Hiring Web Consultant - why not?
snowball subscriber Posts: 1
edited November 2006 in Building A Website That Works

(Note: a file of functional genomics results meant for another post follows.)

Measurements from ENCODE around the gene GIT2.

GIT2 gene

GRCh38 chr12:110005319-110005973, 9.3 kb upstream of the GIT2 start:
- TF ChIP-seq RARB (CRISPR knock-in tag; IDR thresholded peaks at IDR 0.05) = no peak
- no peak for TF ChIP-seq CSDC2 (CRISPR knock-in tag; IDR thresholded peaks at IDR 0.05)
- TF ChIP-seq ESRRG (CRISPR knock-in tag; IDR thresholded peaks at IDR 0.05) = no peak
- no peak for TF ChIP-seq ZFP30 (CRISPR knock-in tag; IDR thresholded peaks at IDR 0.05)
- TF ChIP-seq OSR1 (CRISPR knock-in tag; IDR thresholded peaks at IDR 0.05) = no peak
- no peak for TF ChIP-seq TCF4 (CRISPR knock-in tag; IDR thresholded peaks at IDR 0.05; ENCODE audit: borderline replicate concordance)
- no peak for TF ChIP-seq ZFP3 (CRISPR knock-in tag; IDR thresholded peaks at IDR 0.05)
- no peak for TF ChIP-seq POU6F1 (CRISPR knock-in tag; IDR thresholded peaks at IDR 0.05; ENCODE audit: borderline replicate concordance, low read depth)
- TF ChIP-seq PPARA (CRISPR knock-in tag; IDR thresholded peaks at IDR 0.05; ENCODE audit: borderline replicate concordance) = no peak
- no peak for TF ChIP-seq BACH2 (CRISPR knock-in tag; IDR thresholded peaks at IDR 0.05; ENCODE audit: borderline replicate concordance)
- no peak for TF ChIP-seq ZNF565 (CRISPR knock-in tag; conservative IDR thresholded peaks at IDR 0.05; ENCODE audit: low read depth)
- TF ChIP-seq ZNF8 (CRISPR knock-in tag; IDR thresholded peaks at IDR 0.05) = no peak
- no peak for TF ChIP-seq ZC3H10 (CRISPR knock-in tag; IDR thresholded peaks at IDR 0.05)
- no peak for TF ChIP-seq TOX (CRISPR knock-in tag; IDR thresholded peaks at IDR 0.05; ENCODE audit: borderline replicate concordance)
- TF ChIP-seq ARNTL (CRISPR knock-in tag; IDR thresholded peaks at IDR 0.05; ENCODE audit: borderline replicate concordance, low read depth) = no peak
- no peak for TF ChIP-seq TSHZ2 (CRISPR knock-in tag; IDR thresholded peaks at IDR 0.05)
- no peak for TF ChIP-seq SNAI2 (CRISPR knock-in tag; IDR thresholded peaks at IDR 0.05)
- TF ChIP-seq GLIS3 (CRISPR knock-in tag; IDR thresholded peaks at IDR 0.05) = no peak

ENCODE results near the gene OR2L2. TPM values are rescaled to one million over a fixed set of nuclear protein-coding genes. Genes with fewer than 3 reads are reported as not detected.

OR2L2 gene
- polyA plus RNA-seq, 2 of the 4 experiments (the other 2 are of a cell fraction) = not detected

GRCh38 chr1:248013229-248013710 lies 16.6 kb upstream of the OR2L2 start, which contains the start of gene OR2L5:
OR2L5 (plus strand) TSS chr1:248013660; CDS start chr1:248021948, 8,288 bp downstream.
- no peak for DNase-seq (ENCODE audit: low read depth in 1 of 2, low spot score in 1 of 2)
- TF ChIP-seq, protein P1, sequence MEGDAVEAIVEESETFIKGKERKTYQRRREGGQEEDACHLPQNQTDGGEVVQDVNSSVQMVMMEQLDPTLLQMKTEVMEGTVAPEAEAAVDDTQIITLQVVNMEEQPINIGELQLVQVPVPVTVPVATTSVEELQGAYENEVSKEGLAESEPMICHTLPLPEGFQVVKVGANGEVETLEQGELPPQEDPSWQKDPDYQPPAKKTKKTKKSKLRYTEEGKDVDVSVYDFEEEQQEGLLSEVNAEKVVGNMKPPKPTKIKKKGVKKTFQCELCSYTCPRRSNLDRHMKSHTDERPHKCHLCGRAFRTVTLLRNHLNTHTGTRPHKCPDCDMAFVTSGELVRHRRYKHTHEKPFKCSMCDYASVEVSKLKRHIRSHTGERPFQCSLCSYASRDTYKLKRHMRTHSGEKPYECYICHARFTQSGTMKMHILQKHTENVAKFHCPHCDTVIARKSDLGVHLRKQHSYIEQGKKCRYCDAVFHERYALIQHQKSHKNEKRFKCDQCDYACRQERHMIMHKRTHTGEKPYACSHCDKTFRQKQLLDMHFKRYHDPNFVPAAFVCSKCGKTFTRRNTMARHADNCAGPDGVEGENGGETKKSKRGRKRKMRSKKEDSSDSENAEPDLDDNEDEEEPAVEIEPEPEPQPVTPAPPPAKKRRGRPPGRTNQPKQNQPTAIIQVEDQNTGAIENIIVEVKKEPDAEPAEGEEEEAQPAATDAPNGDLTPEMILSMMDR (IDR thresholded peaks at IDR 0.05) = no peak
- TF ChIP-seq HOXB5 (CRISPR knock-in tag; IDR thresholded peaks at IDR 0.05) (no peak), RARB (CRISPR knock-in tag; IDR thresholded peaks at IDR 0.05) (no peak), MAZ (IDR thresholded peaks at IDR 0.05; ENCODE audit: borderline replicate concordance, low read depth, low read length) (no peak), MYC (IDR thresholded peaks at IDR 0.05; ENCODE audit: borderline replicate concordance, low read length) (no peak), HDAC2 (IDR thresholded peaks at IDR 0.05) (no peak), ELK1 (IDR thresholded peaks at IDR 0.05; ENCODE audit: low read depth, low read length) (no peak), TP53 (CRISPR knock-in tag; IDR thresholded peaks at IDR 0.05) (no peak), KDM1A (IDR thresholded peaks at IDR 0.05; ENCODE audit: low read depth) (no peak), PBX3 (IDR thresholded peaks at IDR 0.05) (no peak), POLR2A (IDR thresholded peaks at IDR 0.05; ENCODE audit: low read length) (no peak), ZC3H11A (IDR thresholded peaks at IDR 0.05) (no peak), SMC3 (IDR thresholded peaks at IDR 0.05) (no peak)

Hello everybody. I spent a lot of time in last couple of weeks browsing through very interesting content on this website, and I am hoping that idea of joining the community will help me get better understanding of business issues that I am facing to in my everyday business life. Hopefully, I might provide some tips that will be found useful by other members.I`ve read few interesting topics related to web design or hiring web professionals. I am in that business as well and, from my experience, I think that we live in a time where majority of people, even if they are everyday Internet users, still are not aware of the complexity of the web design and development process. Don`t get me wrong here! I think that bigest portion of blame should be put on web professionals. Very often, expectations has not been met, or deadlines are nothing more than ink on the paper.In order to help myself by explaining my position to potential Client, I`ve found a story that I try to stick to as much as possible in initial project discussion with Client.Since my wife is an architect, I discovered a lot of similiarities between web design/development on one side, and architecture/engineering on the other. Without minimizing the fact that average cost of designing and building a house is much higher than average cost of designing and building a website, there are a bunch of similiarities related to discovering Client`s goals, requirements and limitiations, planning, conceptual design and other preproduction issues that are very important to be known before any accurate project cost can be provided. Average Client will understand architects` or engineers` position and will never plan to build a house without an architect or at least, model house blueprint. I guess my question is: Why average Clients in need of a website, will in 9 out of 10 cases, avoid hiring consultant who can, in short amount of time, articulate his/her ideas, objectives, etc (and even upgrade them) and prepare Project Documentation that can be used as a "Request for Proposal" Document sent to different web D&D companies? Replies to that RFP would be comparable and there would be significanly less room for misunderstandings, confusion and frustration.Project documentation can cover, more or less, everything: from storyboard/prototyping, high-level functional specification, case scenarios, information and navigation structure, to design directions and content and imagery requirements. By receiving this document attached to Request for Proposal, web professionals would be able to provide honest and very accurate estimate, and Client would be able to comparedifferent quotes based on same, precise information. How bad is that?
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